Why? Because, first, it appears that Jesus was again using the divine name “I Am” to describe himself—something no mere human should ever do. Second, he said they would see him “seated in the place of power at God’s right hand,” which was a clear identification with the divine person described in Psalm 110:1. And third, he called himself “the Son of Man,” which is a title drawn from Daniel 7:13-14, where the Son of Man was shown to possess divine characteristics. And just so there would be no doubt left in their minds, Jesus even said they would one day see him “coming on the clouds of heaven”—which means he would come back to judge humankind. This is another allusion to God in that same prophecy of Daniel (7:13).
Jesus’ claims of equality with the Father were unmistakable, and they would have been blasphemy—had they not been true.
If Jesus Christ is the Son of God, then we may indeed be sure of the salvation he offers. But the difficulty still faces us: Is Jesus Christ really who he claimed to be?
Many people have tried to limit the range of options concerning who he was to three: the Son of God, an honest but deluded man, or a deceiver. But there’s a fourth option—one that more and more skeptics would embrace today—that he was a legend, or at least that his claims to deity were legendary.
Let’s look briefly at the three alternatives to his being who the Bible says he claimed to be, the Son of God:
First, was Jesus deluded?
We find him matching wits with some of the cleverest people of his day, individuals who were sent to intentionally catch him in his words or in some factual mistake, and yet he so silenced them that they dared not ask him any more questions (Matthew 22:46). Even at the age of twelve he astounded the religious teachers with his spiritual insights. Luke 2:47 reports, “All who heard him were amazed at his understanding and his answers.”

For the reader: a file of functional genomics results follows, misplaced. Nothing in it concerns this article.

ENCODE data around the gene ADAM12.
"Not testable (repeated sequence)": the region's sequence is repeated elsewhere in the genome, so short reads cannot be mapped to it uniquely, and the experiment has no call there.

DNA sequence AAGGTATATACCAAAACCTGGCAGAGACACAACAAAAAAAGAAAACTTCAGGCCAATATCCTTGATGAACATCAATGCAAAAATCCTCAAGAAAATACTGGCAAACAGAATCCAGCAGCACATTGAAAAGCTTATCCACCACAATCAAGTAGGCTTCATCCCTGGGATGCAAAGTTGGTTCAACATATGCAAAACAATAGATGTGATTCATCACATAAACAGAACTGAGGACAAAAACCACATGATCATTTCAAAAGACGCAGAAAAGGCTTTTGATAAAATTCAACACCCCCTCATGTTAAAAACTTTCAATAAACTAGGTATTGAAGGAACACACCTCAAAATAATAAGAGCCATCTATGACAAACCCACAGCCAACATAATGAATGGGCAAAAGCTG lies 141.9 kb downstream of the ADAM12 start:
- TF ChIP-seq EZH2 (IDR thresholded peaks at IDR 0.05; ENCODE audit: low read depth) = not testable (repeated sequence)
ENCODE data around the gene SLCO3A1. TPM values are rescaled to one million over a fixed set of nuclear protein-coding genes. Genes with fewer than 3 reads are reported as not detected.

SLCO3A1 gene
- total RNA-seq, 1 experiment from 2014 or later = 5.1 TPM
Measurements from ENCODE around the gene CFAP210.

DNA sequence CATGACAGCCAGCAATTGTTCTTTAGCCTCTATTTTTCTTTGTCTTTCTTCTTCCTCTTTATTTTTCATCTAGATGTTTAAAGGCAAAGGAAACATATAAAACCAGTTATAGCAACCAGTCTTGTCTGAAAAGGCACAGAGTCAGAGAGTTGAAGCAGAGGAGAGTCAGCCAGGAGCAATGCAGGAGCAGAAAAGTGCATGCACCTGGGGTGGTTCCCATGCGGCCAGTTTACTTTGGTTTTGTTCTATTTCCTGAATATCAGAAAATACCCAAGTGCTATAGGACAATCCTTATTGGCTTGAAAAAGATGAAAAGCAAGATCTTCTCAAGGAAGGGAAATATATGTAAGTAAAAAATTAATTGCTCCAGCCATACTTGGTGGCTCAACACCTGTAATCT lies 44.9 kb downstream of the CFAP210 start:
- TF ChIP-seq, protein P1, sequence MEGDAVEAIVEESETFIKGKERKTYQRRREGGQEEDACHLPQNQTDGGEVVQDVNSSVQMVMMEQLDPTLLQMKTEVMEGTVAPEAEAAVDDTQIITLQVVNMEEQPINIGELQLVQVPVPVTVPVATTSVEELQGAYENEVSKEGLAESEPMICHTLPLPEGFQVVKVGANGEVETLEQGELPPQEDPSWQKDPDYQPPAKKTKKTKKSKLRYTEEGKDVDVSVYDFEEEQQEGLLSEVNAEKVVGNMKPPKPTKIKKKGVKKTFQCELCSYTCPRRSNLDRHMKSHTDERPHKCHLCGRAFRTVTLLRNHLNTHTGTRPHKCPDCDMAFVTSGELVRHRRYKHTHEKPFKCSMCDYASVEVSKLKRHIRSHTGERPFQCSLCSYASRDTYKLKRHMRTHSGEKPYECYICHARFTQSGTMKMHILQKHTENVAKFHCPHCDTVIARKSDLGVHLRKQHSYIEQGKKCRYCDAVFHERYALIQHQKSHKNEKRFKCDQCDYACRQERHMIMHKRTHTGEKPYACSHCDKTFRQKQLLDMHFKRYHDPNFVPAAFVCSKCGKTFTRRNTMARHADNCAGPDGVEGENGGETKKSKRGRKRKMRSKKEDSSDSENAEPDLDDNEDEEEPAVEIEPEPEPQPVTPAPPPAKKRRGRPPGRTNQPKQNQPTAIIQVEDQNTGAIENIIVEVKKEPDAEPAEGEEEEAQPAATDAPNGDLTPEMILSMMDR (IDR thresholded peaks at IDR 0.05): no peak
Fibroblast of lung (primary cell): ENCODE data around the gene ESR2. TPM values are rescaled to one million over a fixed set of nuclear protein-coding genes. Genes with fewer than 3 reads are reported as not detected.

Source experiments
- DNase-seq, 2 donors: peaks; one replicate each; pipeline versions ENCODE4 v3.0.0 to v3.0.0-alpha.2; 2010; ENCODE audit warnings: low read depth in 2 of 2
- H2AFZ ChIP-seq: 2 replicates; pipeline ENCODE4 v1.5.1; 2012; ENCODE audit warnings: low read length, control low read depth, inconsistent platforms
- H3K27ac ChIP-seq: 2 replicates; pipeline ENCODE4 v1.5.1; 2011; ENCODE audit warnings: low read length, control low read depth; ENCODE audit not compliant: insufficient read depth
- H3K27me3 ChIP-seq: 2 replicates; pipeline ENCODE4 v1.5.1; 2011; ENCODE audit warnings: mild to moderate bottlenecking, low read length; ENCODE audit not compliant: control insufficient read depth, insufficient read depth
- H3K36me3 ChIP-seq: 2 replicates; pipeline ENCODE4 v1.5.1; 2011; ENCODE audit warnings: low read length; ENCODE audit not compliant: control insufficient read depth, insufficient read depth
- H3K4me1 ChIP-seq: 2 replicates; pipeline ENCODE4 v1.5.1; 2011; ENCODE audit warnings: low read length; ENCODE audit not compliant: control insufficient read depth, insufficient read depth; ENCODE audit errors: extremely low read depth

And when we consider the wisdom of his teachings from an intellectual standpoint— for example, in his Sermon on the Mount (Matthew 5–7)—we see a simple brilliance that would suggest he was anything but deluded.
On the contrary, both then and now, his influence has helped countless people to better face the realities of their own lives and to lift them out of delusion.
Or, second, was he trying to deceive people?
If so, then he would have been acting in ways diametrically opposed to everything he stood for. Again, his enemies spent years following him around, critically weighing his every word and action in the hope of exposing some error or lie, but never with even a shred of success.
In fact, at the trial prior to his crucifixion it was ironically his accusers, not Jesus, who trumped up false charges. Matthew reports that they “were trying to find witnesses who would lie about Jesus, so they could put him to death” (Matthew 26:59). Mark adds, “But even then they didn’t get their stories straight!” (14:59). So there was definitely some deception going on— but it was always against Jesus, never by him.
And look at the impact Jesus has had on people ever since then. Though his followers are not perfect as he was, his influence serves to make them more honest, trustworthy, and pure. He taught and modeled that we should always speak the truth, correct errors, and serve others selflessly.